A chicken galantine may look pretty, but it ain't so pretty to produce.
When I began culinary school in the spring, I noted that whittling potatoes into seven-sided footballs called tornes was the culinary equivalent of hazing. Now I know the real hazing comes in the form of a chicken galantine.
In its simplest interpretation, the galantine is nothing more than a deconstructed chicken. In practice, it is haute French fine dining. “A galantine is an elaborate pate that, instead of being baked in a mold, is wrapped in the skin of whatever bird–usually a duck–is being featured,” Jim Peterson writes in his wonderful book, Glorious French Food. He does not, however, include a recipe for making galantine in his book, probably because it is aimed at home cooks and the home cook who tries to tackle a galantine might swear off the kitchen for good.
Even our cheerfully fearless instructor was rather grim as she prepped us for the day ahead, admonishing us to “work clean.” I think it’s the worst day of the term for her, as culinary students struggle to contain raw chicken, which is handled in many forms. The shit flies everywhere. Here’s how it’s done–keeping in mind that we produced a somewhat simplified version as our first foray into galantine-making.
You start with a whole chicken, removing the skin in one piece so you end up with what resembles a little chicken-skin jumpsuit. Or maybe a chicken-skin hospital gown, since it opens up the back. The instructor likened it to undressing a baby. I commented that it seemed more Silence of the Lambs to me, which prompted classmate to pipe up, “It rubs the lotion on its skin…” Chef was unimpressed by our originality. Okayyyy, set the skin aside, ’cause the fun has only begun!
You start by removing the chicken’s skin in one piece so you end up with what resembles a little chicken-skin jumpsuit. Or maybe a chicken-skin hospital gown, since it opens up the back.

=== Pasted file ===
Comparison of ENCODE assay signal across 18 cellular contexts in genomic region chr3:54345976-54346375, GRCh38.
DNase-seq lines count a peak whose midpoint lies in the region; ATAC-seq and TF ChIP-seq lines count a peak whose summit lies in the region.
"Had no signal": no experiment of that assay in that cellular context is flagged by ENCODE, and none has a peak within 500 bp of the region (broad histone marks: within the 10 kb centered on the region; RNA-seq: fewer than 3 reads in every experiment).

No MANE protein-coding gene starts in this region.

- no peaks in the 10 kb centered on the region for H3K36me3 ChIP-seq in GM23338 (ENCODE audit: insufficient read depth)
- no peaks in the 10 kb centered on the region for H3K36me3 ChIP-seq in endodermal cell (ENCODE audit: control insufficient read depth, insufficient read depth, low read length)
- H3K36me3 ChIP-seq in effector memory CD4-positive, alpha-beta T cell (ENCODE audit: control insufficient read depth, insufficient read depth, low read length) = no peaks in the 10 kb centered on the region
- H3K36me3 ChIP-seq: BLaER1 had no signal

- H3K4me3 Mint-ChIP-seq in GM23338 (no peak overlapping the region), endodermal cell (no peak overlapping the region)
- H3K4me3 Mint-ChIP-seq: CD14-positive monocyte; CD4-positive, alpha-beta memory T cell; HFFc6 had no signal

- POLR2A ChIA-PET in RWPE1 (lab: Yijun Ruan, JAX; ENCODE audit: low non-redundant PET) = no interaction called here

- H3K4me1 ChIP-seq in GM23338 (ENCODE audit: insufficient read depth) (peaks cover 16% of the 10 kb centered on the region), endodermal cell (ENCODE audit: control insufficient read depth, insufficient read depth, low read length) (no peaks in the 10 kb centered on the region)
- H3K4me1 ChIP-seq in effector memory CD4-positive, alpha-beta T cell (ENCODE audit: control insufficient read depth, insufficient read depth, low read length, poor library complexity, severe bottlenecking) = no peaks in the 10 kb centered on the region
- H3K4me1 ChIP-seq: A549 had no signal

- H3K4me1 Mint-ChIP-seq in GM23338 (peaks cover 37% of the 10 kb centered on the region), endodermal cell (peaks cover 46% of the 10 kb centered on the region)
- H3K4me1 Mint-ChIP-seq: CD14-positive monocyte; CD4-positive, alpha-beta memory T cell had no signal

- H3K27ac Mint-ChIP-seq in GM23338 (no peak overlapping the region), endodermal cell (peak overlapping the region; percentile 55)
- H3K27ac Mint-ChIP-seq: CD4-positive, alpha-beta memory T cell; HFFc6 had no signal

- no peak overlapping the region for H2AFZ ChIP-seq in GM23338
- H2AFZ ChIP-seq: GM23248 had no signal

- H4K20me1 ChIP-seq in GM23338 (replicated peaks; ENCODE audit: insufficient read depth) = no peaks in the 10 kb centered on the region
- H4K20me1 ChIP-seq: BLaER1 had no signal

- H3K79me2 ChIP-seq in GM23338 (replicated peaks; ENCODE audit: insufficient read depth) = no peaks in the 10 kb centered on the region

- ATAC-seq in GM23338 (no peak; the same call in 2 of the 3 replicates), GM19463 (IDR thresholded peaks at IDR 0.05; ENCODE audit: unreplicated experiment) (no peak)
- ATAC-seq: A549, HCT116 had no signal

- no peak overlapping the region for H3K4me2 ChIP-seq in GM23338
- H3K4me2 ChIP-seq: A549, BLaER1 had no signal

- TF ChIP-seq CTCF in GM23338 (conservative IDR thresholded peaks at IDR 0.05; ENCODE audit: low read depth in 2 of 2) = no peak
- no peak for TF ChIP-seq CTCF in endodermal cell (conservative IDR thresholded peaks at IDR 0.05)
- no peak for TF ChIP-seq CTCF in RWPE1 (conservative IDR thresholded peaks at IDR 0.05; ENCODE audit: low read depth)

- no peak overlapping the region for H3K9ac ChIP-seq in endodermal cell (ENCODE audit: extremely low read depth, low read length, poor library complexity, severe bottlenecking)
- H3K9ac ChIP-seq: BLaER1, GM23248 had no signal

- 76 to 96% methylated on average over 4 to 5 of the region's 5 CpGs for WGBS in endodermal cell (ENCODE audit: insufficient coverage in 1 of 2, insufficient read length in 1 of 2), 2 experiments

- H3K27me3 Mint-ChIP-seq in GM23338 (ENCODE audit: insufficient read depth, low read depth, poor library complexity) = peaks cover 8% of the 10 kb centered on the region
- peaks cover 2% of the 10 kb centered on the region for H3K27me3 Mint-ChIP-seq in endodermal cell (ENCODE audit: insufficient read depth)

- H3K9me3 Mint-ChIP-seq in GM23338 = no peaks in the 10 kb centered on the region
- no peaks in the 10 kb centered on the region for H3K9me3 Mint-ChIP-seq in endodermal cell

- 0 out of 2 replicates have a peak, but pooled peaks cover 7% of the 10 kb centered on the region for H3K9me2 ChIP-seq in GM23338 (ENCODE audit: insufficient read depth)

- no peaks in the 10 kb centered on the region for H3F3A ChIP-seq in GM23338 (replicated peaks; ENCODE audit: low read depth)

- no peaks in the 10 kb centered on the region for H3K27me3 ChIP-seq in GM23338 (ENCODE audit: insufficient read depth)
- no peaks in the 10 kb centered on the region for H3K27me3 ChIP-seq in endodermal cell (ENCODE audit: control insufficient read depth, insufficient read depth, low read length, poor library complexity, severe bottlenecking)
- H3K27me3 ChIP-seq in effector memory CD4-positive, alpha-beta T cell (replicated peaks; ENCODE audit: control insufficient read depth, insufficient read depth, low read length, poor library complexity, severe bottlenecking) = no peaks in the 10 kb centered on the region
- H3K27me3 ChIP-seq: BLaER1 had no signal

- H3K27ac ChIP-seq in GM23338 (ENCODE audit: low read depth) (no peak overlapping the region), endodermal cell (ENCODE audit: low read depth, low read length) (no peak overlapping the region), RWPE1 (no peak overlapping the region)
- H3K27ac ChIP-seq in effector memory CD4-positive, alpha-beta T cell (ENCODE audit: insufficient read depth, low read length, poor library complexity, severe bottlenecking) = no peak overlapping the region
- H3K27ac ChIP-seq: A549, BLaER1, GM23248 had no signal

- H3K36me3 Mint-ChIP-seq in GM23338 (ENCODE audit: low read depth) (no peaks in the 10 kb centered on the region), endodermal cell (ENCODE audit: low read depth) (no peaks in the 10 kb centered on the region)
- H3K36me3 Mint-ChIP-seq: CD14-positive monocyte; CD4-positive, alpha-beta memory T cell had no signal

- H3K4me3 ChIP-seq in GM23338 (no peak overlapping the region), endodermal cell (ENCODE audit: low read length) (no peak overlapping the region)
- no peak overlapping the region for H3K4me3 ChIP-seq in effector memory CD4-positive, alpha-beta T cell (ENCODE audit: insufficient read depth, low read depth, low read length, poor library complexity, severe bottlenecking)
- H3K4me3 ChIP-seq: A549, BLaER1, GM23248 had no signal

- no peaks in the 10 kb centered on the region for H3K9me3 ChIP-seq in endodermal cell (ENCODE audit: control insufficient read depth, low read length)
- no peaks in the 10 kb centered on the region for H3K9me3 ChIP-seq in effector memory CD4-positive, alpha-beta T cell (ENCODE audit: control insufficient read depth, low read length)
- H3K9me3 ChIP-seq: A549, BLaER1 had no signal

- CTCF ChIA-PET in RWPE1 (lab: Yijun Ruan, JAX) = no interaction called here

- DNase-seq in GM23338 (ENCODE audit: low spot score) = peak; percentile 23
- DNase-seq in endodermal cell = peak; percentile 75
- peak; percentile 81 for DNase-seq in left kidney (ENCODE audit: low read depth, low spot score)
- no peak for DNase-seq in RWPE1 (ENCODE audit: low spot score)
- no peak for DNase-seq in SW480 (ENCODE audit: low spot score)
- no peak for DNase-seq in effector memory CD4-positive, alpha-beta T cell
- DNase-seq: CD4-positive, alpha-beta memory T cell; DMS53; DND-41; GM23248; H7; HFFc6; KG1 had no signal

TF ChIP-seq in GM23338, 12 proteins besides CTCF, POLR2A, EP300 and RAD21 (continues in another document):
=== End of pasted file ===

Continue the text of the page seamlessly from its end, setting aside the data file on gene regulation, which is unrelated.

Next, you break down the chicken, removing the meat from the carcass and tossing the bones into a pot with mirepoix to make a stock. Nothing unusual there. The meat goes into a Robot Coupe (a restaurant-grade food processor) to be ground up, along with a splash of cream and an egg (more chicken!) to form a mousseline. The stuff looks finely ground, but it still has bits of carcass and other muck you don’t want, so you have to rub it through a fine-mesh sieve. “It’s like pushing an entire chicken through a window screen,” Chef told us. “Just accept it.” This process took me about an hour and yielded, oh, maybe a 2 cups of fine, sticky chicken mousseline that did not look appetizing to me, though my cat, Moe, who enjoys many of my culinary school efforts, would dig it. The odour of raw chicken that pervaded the lab would have driven him insane.
“It’s like pushing an entire chicken through a window screen,” Chef warned us. “Just accept it.”
Now you take three small portions of the sieved mousseline, mixing them with blanched, pureed carrots, spinach, and mushroom duxelles to form one orange, one green, and one brown mousseline sausage. Wrap each tightly in plastic and poach ’em in the stock made from the chicken’s bones that has been simmering while you’ve cussed your way through pushing the chicken meat through the sieve. (I quickly fell into cussing, which is my default mode whenever frustrated or bored, and this was both frustrating and dull. But that soon gave way to singing stupid ditties to pass the time.) Plunge the parcooked “sausages” into an ice bath.
Now you’re ready to assemble the galantine. Lay the chicken skin on a work surface, arranging it into a neat rectangle. Top this with a skinless, boneless chicken breast (not from the chicken you’ve just dismembered and ground to hell, but an extra breast–yep, more chicken!) that has been pounded into a thin rectangle roughly the same size. Smear it with a thin layer of plain chicken mousseline. Arrange your tinted mousseline sausages; smear with the rest of the plain stuff. Roll it up like a burrito. Wrap it tightly in cheesecloth and poach it in the chicken stock. Peterson aptly describes it as “bobbing up like something out of Loch Ness.” Once Nessie is done cooking, dunk her into an ice bath.
Sound good yet? Wait, there’s more. You have to gussy it up with a coating of edible chaud froid, which I can best describe as opaque aspic. I don’t love aspic on a good day; it isn’t any more appealing when it’s opaque. You unwrap the cooled galantine, set it on a wire rack, and slather it with a few coats of chaud froid. Chill it until it sets.
When it’s time to serve, carve slices from the galantine–taking care that the slices are presented so they match up to the gross piece, as the heel of this damn thing is called. And, of course, don’t forget to decorate the grosse piece. I crafted a coy little flower out of blanched oregano leaves and eggplant skin, and set it off-center, like a blossom tucked behind a coquette’s ear.
Of course, the logical question is, “How did it taste?” I can’t tell you. Because of scheduling issues, a long weekend separated assembling the galantine and presenting it, and, well, you know, food safety and all… So, sadly, this little girl was just for show. But I’ll bet it would have tasted just like…chicken.